Unlike what the Left would have you believe, the biggest danger facing our country isn’t climate change or terrorism. No, the biggest threat to our country comes from within. Our fiscal house is a disaster. The federal debt has ballooned over the past ten years and no one has seemed to care.

Until now.

President Trump has proposed a plan—granted, not a perfect one—that attempts to cut the budget deficit in half over the next fifteen years.

Fox News reported, “The budget’s most significant policy prescriptions – an immediate 5% cut to non-defense agency budgets passed by Congress and $700 billion in cuts to Medicaid over a decade – are part of a plan to cut $4.4 trillion in government spending over 10 years.

Trump has proposed modest adjustments to eligibility for Social Security disability benefits and $465 billion in cuts to Medicare providers such as hospitals, but the real cost drivers of Medicare and Social Security are the ongoing retirement surge of the baby-boom generation and healthcare costs that continue to outpace inflation. Trump’s budget would not touch individuals’ benefits for Medicare.”

The budget will likely be dead on arrival due to the Democrats’ control of the House of Representatives, but it is a positive symbolic step, something the Republicans could take up if they reclaim the House in November.

According to the U.S. Treasury Department’s Office of Debt Management, the U.S. government is just five years away from the point where every dollar it borrows from the public will go toward funding interest payments on the national debt.

For example, when the U.S. borrows money from say, China, the funds that we receive from them and other countries will go toward repaying the interest from other loans they loaned us in the past.

Think about that for a moment: We are borrowing from the same countries that we are using the funds to repay.

Only in the swamp of D.C. does that make any rational sense.

However, the laws of economics don’t change because of the wishes of ignorant politicians and central bankers. Like death, no one escapes bankruptcy.

But the U.S. doesn’t just need this money to pay for interest on the national debt. The treasury also needs this money to pay for out of control government spending.

The national debt (fiscal operating debt) currently stands at over $22 trillion. That is a staggering number; however, that is on the low end of how much the country really owns.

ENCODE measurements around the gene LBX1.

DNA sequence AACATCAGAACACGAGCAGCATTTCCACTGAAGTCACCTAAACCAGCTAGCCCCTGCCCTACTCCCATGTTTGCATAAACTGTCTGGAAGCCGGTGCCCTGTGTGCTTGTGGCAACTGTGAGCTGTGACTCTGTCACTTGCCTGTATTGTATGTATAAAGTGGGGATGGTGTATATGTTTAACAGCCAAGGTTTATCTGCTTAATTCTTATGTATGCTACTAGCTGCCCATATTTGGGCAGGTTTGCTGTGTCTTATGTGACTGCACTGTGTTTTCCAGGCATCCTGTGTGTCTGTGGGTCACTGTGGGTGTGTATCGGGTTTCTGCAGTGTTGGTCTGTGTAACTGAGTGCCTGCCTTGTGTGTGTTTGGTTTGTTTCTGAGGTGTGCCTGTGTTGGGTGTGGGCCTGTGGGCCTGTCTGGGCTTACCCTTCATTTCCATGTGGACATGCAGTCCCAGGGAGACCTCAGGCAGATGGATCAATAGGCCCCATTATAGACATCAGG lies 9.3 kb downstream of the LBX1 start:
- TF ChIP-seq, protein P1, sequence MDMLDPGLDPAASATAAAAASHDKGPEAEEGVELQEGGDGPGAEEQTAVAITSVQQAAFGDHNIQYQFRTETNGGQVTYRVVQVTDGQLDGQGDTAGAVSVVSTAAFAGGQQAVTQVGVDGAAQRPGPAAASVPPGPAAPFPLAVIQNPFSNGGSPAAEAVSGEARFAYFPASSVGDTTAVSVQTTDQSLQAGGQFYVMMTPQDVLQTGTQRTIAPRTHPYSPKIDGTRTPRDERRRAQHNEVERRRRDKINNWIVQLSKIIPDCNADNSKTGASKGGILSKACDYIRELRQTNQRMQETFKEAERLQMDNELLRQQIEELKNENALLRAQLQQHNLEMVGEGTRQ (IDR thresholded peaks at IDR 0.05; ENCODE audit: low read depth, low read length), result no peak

In 2015, a Boston University Economics professor stated that the actual national debt is $215 trillion!

That is because the currently reported total ($22 trillion) only accounts for current debt. The real total is higher because it takes into effect future debts, also known as “unfunded liabilities.”

Medicare, Social Security, and Medicaid account for 60% of the federal government’s spending. It is mandatory spending, which means it must be funded every year without any debate.

As Baby Boomers keep on retiring, the funding required for these retirees is going to increase spending and require more borrowing.

This will create a debt-funding death spiral. Currently, the workforce is 60% of the population; within the next decade and beyond the percentage will drop to 54%. That means fewer workers will be required to fund growing government spending.

It is inevitable that interest rates will rise as more borrowing is required. Foreign and domestic creditors will require interest payments to compensate for risk. This will reverberate across the economy making it more expensive for businesses and consumers alike to borrow, which will hurt business investment and consumption spending.

The future of our country will hinge on whether politicians will come to their senses and cut and restructure government spending. However, I won’t hold my breath.

At least President Trump seems to get it.